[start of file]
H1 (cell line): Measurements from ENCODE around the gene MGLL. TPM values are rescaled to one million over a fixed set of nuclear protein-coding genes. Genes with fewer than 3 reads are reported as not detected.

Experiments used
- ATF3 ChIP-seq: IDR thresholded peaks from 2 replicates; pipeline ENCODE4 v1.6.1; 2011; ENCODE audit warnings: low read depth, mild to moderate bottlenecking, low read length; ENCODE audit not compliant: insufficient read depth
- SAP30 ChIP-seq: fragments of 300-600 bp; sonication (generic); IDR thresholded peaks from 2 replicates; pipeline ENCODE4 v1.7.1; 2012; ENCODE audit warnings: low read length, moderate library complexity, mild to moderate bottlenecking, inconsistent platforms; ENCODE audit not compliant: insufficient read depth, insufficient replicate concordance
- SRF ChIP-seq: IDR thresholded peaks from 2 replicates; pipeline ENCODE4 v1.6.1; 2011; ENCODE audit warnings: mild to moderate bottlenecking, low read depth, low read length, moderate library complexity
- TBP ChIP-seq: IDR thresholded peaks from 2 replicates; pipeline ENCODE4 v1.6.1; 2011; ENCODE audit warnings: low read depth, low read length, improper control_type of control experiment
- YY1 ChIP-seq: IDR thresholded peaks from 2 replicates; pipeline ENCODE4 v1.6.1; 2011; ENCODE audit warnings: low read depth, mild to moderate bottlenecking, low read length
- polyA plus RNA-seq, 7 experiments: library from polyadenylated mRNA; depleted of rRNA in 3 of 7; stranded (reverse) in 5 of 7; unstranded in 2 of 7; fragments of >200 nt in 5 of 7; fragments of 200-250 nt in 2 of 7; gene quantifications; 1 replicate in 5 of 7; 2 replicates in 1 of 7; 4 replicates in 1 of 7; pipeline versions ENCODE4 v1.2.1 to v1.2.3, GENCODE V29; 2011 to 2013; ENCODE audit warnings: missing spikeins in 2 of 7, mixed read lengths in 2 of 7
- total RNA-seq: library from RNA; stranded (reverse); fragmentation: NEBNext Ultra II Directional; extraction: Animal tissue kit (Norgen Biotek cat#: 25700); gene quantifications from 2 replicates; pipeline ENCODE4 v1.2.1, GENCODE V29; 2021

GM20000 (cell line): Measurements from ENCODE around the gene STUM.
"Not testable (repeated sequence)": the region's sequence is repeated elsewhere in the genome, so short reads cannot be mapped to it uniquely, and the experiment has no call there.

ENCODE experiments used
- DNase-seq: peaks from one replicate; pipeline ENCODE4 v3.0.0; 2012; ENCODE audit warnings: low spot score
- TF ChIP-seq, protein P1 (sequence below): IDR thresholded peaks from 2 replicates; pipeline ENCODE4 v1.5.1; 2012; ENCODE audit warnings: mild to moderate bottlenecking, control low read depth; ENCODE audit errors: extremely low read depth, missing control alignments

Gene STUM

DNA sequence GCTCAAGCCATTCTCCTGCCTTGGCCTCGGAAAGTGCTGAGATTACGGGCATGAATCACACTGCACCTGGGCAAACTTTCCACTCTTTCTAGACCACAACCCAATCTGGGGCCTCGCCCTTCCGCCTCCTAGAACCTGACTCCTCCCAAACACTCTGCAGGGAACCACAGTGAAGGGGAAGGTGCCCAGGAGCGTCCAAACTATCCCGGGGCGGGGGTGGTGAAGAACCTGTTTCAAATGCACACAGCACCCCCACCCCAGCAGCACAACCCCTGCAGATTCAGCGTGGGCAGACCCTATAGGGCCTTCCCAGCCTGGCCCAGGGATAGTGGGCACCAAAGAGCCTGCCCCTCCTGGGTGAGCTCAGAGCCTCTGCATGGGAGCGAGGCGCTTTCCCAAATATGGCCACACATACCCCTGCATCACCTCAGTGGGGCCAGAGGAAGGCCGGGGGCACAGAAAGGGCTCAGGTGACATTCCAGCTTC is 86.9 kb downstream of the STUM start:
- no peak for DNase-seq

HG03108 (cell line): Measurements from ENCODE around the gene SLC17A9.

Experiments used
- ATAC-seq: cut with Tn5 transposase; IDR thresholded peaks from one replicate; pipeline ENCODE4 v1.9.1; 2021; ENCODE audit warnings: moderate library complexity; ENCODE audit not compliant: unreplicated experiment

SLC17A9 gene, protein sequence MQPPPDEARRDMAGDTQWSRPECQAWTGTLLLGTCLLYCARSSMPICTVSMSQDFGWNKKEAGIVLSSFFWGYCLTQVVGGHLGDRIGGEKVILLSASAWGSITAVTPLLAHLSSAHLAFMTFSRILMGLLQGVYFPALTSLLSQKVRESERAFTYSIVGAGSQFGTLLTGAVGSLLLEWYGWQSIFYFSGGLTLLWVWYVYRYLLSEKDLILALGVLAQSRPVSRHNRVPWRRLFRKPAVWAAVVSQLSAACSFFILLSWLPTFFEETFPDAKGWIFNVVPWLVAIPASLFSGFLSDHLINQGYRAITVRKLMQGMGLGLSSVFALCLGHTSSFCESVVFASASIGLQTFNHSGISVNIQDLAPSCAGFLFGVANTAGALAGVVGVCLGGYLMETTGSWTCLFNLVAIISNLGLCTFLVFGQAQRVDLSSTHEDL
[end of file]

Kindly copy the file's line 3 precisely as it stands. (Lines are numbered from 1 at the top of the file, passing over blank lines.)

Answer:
- ATF3 ChIP-seq: IDR thresholded peaks from 2 replicates; pipeline ENCODE4 v1.6.1; 2011; ENCODE audit warnings: low read depth, mild to moderate bottlenecking, low read length; ENCODE audit not compliant: insufficient read depth